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Ordered: 1950
Completed: 1953
In service: 1953
Fate: Preserved at the Toulon naval base
General characteristics
Type: Deep-submergence vehicle
Length: 6.9 m (23 ft)
Beam: 3.2 m (10 ft)
Draft: 6 m (20 ft)
Installed power: 1kW electric motor
Speed: 0.5 knots (0.93 km/h; 0.58 mph)
Endurance: 24h
Test depth: 4,000 m (13,000 ft)
Complement: 2

The FNRS-3 or FNRS III is a bathyscaphe of the French Navy. It is currently preserved at Toulon. She set world depth records, competing against a more refined version of her design, the first bathyscaphe Trieste. The French Navy eventually replaced her with the bathyscaphe FNRS-4, in the 1960s.[1]

After damage to the FNRS-2 during its sea trials in 1948, FNRS ran out of funding, and the submersible was sold to the French Navy, in 1950. She was subsequently substantially rebuilt and improved at Toulon naval base, and renamed FNRS-3.[2] She was relaunched in 1953, under the command of Georges Houot, a French naval officer.[3]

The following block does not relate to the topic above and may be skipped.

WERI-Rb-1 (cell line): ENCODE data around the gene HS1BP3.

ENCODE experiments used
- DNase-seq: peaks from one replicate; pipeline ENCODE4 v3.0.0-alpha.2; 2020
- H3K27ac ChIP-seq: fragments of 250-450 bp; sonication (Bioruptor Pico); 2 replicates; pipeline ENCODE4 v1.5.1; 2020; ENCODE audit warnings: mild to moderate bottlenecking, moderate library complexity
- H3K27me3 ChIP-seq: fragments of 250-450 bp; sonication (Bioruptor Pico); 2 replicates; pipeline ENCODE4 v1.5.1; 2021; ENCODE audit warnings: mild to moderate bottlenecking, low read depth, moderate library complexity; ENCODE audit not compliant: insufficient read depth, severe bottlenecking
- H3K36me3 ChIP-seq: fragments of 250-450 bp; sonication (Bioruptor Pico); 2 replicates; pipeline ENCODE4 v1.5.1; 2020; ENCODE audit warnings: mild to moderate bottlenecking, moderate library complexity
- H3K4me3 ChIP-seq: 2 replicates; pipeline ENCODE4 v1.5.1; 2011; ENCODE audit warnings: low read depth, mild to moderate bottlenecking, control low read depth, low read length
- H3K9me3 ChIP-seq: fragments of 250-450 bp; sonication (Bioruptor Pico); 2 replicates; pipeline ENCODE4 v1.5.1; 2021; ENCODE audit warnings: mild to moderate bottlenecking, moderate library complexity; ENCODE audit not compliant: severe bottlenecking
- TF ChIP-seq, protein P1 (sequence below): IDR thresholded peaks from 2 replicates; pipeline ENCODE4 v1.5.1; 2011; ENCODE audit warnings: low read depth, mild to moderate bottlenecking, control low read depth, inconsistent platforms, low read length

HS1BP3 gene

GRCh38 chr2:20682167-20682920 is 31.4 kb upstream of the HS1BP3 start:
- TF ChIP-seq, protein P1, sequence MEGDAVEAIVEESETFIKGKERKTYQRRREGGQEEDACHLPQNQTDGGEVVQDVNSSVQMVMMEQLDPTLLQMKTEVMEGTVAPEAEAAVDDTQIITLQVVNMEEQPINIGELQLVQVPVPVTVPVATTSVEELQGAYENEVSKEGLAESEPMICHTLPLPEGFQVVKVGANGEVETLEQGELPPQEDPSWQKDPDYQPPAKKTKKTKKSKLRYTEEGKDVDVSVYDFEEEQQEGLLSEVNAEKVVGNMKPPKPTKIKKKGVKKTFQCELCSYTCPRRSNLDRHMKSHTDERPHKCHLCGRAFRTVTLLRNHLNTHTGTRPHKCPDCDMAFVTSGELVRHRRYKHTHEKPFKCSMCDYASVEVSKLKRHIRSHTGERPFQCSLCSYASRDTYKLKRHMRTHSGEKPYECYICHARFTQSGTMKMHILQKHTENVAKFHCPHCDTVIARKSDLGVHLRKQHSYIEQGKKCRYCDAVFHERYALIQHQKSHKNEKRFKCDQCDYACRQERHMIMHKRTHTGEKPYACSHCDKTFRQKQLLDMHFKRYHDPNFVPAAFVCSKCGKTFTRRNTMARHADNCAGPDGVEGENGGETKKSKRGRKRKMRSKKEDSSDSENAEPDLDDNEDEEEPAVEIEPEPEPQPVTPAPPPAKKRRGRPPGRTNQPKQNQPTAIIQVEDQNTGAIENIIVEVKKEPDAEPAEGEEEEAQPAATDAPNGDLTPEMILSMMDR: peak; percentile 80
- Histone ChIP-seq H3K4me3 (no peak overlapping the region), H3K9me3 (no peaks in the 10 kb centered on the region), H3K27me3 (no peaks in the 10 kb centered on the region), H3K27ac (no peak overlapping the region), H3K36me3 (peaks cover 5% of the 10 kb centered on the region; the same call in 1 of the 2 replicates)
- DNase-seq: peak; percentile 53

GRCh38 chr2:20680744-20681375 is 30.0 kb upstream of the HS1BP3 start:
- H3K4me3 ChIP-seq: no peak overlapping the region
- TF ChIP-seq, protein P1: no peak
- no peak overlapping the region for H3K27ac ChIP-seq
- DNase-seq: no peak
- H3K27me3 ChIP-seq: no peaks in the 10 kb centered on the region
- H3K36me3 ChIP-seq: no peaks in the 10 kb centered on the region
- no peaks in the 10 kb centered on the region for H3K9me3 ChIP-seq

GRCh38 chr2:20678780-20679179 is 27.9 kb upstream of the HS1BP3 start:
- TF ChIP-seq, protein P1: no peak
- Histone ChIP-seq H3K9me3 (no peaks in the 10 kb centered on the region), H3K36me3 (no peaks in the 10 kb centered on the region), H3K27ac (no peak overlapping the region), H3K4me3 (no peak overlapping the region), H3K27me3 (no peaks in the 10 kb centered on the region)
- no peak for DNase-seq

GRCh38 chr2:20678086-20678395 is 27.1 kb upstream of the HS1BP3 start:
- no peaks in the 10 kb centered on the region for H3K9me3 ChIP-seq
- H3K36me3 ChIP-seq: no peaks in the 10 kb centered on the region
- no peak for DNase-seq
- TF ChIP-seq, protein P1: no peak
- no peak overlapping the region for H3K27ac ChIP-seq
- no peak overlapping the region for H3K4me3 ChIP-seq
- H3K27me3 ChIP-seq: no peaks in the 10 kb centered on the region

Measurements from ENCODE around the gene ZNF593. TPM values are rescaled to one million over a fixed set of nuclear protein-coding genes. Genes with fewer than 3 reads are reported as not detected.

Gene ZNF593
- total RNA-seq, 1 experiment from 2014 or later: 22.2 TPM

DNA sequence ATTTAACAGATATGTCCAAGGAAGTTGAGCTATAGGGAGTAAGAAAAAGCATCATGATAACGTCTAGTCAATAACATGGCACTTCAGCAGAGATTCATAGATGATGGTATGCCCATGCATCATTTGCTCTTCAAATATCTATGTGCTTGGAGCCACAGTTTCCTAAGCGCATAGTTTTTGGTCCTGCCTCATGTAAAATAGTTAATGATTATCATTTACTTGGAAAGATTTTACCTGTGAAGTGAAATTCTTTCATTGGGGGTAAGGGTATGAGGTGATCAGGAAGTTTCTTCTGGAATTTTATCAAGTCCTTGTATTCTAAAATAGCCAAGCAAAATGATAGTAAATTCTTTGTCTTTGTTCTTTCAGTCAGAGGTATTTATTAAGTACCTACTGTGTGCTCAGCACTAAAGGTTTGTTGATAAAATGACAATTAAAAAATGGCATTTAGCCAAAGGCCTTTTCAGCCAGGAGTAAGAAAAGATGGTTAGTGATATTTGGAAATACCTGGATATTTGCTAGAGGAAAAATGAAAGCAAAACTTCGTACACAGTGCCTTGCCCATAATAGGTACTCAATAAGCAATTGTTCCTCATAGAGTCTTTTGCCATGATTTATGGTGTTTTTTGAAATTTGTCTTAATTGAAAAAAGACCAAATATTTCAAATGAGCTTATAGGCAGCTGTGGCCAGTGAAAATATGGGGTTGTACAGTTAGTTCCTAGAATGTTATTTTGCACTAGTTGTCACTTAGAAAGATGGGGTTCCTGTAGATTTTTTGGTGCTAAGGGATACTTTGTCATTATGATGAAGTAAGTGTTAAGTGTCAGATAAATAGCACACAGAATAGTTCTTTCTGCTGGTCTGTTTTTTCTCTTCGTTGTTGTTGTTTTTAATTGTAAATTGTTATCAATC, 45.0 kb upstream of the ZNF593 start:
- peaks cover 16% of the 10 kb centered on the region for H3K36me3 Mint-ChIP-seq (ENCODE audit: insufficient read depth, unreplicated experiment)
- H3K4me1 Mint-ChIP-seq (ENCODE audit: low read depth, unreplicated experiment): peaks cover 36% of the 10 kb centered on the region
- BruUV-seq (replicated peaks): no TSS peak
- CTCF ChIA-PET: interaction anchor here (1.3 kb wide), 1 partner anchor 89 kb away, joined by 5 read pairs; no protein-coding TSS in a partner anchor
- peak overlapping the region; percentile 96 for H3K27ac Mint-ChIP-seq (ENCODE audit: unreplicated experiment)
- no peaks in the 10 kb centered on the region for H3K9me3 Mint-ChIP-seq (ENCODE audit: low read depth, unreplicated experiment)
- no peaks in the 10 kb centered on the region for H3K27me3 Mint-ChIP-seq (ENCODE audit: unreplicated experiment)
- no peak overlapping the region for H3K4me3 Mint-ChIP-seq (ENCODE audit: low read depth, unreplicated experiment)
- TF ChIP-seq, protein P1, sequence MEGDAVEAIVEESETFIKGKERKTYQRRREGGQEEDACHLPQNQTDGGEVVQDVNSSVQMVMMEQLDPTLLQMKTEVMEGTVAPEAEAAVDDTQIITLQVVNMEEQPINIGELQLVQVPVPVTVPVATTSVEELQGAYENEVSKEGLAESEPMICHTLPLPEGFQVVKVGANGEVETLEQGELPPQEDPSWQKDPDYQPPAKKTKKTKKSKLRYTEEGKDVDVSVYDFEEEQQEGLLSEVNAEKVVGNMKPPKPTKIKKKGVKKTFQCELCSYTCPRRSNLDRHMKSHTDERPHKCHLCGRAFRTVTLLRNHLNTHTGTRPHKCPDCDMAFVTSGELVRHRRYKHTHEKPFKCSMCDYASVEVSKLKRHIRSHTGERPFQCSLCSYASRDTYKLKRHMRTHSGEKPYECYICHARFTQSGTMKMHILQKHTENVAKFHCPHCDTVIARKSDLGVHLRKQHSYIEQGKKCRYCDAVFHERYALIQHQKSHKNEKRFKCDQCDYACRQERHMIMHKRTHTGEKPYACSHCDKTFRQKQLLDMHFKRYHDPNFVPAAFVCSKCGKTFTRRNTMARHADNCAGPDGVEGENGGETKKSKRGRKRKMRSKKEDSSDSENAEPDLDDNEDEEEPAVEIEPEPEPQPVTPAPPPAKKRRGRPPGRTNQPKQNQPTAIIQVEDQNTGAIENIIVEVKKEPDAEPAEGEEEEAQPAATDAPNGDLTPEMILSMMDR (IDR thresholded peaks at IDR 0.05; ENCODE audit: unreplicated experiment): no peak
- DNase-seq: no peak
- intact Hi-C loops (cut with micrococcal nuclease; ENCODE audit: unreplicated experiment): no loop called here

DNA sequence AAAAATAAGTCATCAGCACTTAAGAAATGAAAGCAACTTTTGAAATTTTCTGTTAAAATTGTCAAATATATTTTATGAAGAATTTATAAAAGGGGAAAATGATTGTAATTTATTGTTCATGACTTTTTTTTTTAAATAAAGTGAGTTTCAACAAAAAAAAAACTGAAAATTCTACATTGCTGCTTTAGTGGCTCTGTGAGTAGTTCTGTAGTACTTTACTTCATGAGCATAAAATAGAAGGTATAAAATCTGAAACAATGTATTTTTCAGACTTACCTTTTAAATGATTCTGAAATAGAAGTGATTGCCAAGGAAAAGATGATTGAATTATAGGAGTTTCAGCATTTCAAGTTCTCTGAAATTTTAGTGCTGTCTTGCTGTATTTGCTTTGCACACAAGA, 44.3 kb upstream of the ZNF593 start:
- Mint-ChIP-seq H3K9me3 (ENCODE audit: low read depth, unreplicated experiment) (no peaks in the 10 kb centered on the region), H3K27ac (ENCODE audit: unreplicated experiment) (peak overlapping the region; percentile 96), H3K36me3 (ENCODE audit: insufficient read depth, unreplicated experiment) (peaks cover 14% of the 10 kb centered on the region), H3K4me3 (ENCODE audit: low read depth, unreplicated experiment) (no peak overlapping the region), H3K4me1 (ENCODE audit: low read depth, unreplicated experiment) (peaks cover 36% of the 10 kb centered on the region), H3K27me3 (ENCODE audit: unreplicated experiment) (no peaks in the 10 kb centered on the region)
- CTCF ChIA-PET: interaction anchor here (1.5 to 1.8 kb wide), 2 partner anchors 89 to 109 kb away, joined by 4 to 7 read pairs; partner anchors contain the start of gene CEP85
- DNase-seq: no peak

On 15 February 1954, she made a 4,050 metres (13,290 ft) dive 160 miles off Dakar, Senegal in the Atlantic Ocean, beating Piccard's 1953 record, set by the Trieste, by 900 meters.[2][4][5] (the floor of the Mediterranean off Naples, 10,392 feet (3,167 m))[4][6] This record was not exceeded until a workup dive by Trieste in 1959, working up to the record shattering Challenger Deep dive.[1][4]

See also[edit]


  1. ^ a b Houghton Mifflin, "Ships of the World", Lincoln P. Paine, 1997, pg.188
  2. ^ a b Encyclopædia Britannica, 2010 Online, 9 September 2010 (accessed 9 September 2010)
  3. ^ University of Washington Press, "Oceanographic History: The Pacific and Beyond", Keith R. Benson, Phillip F. Rehbock, ed.s, 1993, 2002, pp.387
  4. ^ a b c Mariner Books, "Ships of Discovery and Exploration", Lincoln P. Paine, 2000, p.64
  5. ^ "Deepest Divers". TIME. 1 March 1954. Retrieved 11 January 2009.
  6. ^ American Heritage, "To the Bottom of the Sea" Archived 3 December 2008 at the Wayback Machine, T. A. Heppenheimer, Summer 1992, Volume 8, Issue 1 (accessed 9 September 2010)

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